Your Church Can't Protect You From the World
The following is adapted from a weekly video I do for my congregation. You can view the video below.
When I think about gathering for worship, I am reminded of how sometimes people think of worship as a way of escaping the troubles of the world. Coming to church is a respite from the hectic nature of the world around us. I remember one member say that they wanted church to be a place of comfort.
Now, there is something to the church offering comfort in these times when the world seems to spin out of control-especially these days. But is that view what Jesus intends for the church? I also don’t think we can escape the horrors of the world because sometimes they spill into the church.
The Lutheran congregation where First Christian worships each Sunday recently had an experience where the world came crashing into their world. Roseville is a leafy inner-ring suburb where you wouldn’t think a murder would happen, but it did right across the street from the church. The church and indeed the city had to be on lockdown as the suspect was at-large. The church runs a preschool and all this meant getting the kids safely to a safe room all the while telling them they were going to “hibernate.” Thankfully, no one at the church was hurt, but it was a harrowing experience for the adults involved. The problems of the world invaded the church. The church didn’t just move forward forgetting the horror. Instead they responded by hosting a community prayer service which allowed both those at the church and those in the community to come in and pray.
As much as we would like it to be, our congregations aren’t “safe spaces.” On a Sunday in November 2017 in Southerland Springs, Texas a man came into First Baptist Church and killed 26 people before shooting himself. Two years earlier, there were the 9 who were killed at Mother Emmanuel AME in South Carolina by a man that had been invited to Bible Study. Those shootings make me wonder what could happen on a Sunday morning.
In Matthew 10 Jesus calls the disciples and gets them ready to send them out into the world. Jesus tells them in verse 16, “Stay alert. This is hazardous work I’m assigning you. You’re going to be like sheep running through a wolf pack, so don’t call attention to yourselves. Be as shrewd as a snake, inoffensive as a dove.”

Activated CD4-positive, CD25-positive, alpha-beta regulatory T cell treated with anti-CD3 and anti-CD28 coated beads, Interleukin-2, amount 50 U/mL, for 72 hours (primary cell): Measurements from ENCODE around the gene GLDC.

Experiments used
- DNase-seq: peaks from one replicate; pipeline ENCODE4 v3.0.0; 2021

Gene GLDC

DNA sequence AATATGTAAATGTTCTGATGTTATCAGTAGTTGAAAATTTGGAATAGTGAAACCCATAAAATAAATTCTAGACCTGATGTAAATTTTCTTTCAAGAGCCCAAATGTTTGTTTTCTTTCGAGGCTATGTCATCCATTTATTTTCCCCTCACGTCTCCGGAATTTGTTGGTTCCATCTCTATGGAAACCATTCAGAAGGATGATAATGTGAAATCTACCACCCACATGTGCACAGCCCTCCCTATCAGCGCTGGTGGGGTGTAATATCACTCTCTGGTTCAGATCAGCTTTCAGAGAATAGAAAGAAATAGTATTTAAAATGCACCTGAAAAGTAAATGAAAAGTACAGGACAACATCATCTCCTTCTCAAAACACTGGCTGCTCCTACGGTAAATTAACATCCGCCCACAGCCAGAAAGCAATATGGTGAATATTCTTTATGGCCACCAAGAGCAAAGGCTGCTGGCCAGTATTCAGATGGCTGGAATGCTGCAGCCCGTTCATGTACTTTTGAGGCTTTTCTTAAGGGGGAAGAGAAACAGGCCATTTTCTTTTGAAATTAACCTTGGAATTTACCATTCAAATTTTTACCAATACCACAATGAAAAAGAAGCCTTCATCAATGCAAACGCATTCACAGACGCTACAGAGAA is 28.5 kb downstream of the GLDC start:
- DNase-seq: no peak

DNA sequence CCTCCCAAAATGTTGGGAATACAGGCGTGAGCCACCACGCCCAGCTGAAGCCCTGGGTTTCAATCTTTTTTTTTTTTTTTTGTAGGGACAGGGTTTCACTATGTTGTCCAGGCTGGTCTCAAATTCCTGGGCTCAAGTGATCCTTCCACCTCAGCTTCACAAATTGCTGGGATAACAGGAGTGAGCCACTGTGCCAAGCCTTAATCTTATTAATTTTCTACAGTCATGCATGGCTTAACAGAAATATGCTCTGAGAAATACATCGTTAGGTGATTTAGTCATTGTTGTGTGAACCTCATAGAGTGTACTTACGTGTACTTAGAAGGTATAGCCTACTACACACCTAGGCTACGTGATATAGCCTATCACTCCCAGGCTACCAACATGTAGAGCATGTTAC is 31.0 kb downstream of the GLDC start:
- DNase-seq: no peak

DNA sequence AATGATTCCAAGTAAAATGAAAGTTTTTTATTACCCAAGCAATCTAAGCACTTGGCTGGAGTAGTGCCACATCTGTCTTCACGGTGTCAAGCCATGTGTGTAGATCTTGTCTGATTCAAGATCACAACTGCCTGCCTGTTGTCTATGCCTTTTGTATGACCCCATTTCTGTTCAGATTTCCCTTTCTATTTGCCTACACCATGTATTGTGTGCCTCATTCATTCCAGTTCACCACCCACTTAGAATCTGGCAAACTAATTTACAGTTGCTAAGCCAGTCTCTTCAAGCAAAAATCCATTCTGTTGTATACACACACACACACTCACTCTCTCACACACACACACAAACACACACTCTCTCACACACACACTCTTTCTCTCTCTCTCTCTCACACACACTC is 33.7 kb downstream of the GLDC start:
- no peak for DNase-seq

Being a Christian is not comfortable. Jesus sends us out, just like he sent those first disciples. Sometimes that means getting out of our comfort zones to engage in mission. But sometimes it means the world comes barges into the church. We might want to come to church to escape the world, but the church is in the world and sometimes the horrors of the world come right in through the front door.
Jesus calls us to be the church and as a church we take part in Bible Study and prayer and worship. We are called to grow as disciples, but we are also sent out into a world full of hurt and sorrow. We are called to care for the vulnerable, offer hope to those who feel hopeless and stand against injustice. Being church can be hazardous.
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We can’t escape the world, but inside the church, we are reminded of another reality, another way of being in the world. I grew up in the Black church and I was always wondered why people called each other “sister so and so” or “brother so and so.” None of these people were related, so why would they call each other brother and sister? It wasn’t until I was older that I realized that especially in the days of Jim Crow when African Americans were not treated as equals, coming into church allowed them to enter a reality where they were treated with dignity. Living into that reality had implications. That different reality allowed them to pursue justice- to make the world outside the church more like the world inside the church.
So dear church, we are called to into a world full of wolves. Church will not protect us from a sin-sick world. Sometime it might even barge into Sunday worship. May our congregations have the courage to deal with the challenges in our world because the world we face is becoming more and more foreboding and the light of Christ is needed now more than ever.